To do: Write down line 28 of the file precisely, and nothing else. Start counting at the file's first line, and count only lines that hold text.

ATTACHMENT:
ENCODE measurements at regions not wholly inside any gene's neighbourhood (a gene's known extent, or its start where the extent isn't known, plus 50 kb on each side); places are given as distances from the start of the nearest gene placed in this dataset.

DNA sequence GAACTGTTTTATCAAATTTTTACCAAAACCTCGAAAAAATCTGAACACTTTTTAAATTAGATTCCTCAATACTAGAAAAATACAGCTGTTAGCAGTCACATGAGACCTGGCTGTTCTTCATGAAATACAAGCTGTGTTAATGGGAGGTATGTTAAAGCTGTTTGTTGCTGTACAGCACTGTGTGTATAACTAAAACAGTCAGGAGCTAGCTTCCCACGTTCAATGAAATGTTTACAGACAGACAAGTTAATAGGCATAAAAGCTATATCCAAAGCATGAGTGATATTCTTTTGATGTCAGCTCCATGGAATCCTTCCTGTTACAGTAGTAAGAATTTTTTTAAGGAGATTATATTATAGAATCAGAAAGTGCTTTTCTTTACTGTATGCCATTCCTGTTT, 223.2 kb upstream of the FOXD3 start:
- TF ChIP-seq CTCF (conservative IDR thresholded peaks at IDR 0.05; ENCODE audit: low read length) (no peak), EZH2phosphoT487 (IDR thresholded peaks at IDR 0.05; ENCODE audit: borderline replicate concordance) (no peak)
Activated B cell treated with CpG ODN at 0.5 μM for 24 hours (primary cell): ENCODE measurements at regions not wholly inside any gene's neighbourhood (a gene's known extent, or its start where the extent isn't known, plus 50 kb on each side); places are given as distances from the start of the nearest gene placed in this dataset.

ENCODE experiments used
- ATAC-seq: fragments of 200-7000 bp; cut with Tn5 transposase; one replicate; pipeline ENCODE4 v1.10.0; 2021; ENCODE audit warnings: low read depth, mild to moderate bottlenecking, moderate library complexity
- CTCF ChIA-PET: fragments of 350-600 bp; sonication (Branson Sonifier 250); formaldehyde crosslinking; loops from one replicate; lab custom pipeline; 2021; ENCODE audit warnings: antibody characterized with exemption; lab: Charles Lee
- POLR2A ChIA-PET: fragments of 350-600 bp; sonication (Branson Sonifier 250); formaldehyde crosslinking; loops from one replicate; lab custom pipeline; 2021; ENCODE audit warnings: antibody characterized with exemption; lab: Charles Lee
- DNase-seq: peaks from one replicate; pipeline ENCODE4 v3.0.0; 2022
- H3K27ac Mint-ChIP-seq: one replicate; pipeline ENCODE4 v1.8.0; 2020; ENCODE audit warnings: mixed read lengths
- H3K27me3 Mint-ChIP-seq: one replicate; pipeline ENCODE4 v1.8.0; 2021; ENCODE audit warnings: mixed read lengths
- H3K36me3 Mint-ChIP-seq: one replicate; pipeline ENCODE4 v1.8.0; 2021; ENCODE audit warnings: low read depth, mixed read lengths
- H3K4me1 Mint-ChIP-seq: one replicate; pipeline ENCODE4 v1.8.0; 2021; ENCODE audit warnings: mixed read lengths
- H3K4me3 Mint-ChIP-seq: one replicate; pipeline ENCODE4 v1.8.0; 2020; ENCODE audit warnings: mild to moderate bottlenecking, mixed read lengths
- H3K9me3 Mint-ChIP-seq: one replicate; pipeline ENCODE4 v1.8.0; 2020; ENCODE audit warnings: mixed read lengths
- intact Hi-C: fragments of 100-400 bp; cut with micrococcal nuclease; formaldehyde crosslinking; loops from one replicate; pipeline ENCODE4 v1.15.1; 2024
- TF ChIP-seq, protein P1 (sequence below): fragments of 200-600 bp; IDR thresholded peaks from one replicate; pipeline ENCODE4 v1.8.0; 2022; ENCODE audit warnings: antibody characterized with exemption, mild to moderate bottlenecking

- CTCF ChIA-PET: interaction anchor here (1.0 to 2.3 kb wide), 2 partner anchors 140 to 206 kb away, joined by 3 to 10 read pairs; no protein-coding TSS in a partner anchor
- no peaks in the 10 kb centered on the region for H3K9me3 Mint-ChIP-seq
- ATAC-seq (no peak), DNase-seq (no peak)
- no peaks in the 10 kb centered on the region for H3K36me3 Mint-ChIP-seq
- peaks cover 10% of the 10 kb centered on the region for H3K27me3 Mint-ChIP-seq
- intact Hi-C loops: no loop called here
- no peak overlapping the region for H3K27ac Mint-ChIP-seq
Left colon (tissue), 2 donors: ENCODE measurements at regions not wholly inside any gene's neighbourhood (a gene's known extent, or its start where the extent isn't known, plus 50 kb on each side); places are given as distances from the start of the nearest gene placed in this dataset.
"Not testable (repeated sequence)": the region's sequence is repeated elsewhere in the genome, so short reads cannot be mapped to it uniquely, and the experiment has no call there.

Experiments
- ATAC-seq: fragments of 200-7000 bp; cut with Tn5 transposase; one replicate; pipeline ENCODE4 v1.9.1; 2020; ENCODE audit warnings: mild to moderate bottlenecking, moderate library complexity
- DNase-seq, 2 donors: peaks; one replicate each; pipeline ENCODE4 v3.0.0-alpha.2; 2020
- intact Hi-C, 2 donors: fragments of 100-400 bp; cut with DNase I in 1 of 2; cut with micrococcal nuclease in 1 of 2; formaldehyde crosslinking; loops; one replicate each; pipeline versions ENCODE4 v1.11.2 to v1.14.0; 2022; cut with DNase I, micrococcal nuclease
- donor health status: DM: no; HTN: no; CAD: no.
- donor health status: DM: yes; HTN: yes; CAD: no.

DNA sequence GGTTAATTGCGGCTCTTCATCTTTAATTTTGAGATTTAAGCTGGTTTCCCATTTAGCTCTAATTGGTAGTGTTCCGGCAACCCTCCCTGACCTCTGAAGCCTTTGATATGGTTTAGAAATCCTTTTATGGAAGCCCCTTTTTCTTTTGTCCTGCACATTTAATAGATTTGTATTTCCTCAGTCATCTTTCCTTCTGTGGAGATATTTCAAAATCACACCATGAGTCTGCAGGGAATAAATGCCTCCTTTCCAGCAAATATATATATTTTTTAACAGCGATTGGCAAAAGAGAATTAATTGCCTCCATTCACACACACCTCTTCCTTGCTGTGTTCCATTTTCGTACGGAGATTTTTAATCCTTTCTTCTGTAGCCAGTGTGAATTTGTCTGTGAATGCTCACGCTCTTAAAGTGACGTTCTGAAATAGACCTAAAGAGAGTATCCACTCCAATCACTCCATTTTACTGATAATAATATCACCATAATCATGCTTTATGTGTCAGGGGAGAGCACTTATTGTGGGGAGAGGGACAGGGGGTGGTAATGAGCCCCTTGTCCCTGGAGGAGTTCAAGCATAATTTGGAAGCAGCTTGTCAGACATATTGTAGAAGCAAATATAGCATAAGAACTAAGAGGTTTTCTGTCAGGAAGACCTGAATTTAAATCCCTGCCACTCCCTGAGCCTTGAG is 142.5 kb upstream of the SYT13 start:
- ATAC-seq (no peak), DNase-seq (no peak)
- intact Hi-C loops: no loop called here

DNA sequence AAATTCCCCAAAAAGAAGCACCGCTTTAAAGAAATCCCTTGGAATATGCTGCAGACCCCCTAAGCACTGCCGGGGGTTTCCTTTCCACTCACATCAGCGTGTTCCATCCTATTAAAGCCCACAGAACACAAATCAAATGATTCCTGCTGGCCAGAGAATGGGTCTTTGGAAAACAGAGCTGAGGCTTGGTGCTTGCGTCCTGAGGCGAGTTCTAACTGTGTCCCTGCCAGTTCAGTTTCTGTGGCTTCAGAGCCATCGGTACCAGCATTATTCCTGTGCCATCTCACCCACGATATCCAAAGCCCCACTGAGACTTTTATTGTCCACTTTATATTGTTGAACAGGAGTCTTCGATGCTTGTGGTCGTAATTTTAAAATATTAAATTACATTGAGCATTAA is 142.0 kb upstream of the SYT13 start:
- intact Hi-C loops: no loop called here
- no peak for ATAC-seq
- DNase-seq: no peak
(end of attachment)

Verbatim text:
- ATAC-seq: fragments of 200-7000 bp; cut with Tn5 transposase; one replicate; pipeline ENCODE4 v1.9.1; 2020; ENCODE audit warnings: mild to moderate bottlenecking, moderate library complexity